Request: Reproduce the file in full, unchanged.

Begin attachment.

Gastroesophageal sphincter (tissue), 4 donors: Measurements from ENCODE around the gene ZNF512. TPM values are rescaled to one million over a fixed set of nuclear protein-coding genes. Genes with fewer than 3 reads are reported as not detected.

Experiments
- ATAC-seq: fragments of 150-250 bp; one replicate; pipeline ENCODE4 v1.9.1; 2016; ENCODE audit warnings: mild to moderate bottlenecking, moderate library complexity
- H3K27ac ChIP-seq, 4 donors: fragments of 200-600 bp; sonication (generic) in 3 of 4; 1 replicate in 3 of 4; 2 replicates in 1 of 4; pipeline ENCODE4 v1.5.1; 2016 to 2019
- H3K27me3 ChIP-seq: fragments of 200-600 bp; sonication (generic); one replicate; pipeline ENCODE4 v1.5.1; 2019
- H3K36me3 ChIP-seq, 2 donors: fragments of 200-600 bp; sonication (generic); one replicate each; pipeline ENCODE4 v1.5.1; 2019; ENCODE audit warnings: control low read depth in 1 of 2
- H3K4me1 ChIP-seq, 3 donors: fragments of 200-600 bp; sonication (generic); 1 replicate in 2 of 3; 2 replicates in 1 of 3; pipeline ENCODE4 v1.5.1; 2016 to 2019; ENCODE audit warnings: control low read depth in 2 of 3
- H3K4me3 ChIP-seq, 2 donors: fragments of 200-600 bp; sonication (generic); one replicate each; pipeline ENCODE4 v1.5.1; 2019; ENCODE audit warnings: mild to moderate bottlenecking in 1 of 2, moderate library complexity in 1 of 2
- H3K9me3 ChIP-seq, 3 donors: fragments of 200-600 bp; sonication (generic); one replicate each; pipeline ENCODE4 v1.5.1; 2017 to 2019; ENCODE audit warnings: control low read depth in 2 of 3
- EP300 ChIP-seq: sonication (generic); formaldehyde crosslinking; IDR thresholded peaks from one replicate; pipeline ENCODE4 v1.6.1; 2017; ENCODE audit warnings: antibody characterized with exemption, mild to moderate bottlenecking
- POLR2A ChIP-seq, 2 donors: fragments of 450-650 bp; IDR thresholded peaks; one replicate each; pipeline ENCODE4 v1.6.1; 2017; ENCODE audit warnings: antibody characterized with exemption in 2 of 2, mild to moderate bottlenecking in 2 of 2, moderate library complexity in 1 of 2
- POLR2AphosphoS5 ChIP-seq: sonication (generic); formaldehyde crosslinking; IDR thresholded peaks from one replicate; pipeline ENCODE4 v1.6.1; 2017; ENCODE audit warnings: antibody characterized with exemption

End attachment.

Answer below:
Gastroesophageal sphincter (tissue), 4 donors: Measurements from ENCODE around the gene ZNF512. TPM values are rescaled to one million over a fixed set of nuclear protein-coding genes. Genes with fewer than 3 reads are reported as not detected.

Experiments
- ATAC-seq: fragments of 150-250 bp; one replicate; pipeline ENCODE4 v1.9.1; 2016; ENCODE audit warnings: mild to moderate bottlenecking, moderate library complexity
- H3K27ac ChIP-seq, 4 donors: fragments of 200-600 bp; sonication (generic) in 3 of 4; 1 replicate in 3 of 4; 2 replicates in 1 of 4; pipeline ENCODE4 v1.5.1; 2016 to 2019
- H3K27me3 ChIP-seq: fragments of 200-600 bp; sonication (generic); one replicate; pipeline ENCODE4 v1.5.1; 2019
- H3K36me3 ChIP-seq, 2 donors: fragments of 200-600 bp; sonication (generic); one replicate each; pipeline ENCODE4 v1.5.1; 2019; ENCODE audit warnings: control low read depth in 1 of 2
- H3K4me1 ChIP-seq, 3 donors: fragments of 200-600 bp; sonication (generic); 1 replicate in 2 of 3; 2 replicates in 1 of 3; pipeline ENCODE4 v1.5.1; 2016 to 2019; ENCODE audit warnings: control low read depth in 2 of 3
- H3K4me3 ChIP-seq, 2 donors: fragments of 200-600 bp; sonication (generic); one replicate each; pipeline ENCODE4 v1.5.1; 2019; ENCODE audit warnings: mild to moderate bottlenecking in 1 of 2, moderate library complexity in 1 of 2
- H3K9me3 ChIP-seq, 3 donors: fragments of 200-600 bp; sonication (generic); one replicate each; pipeline ENCODE4 v1.5.1; 2017 to 2019; ENCODE audit warnings: control low read depth in 2 of 3
- EP300 ChIP-seq: sonication (generic); formaldehyde crosslinking; IDR thresholded peaks from one replicate; pipeline ENCODE4 v1.6.1; 2017; ENCODE audit warnings: antibody characterized with exemption, mild to moderate bottlenecking
- POLR2A ChIP-seq, 2 donors: fragments of 450-650 bp; IDR thresholded peaks; one replicate each; pipeline ENCODE4 v1.6.1; 2017; ENCODE audit warnings: antibody characterized with exemption in 2 of 2, mild to moderate bottlenecking in 2 of 2, moderate library complexity in 1 of 2
- POLR2AphosphoS5 ChIP-seq: sonication (generic); formaldehyde crosslinking; IDR thresholded peaks from one replicate; pipeline ENCODE4 v1.6.1; 2017; ENCODE audit warnings: antibody characterized with exemption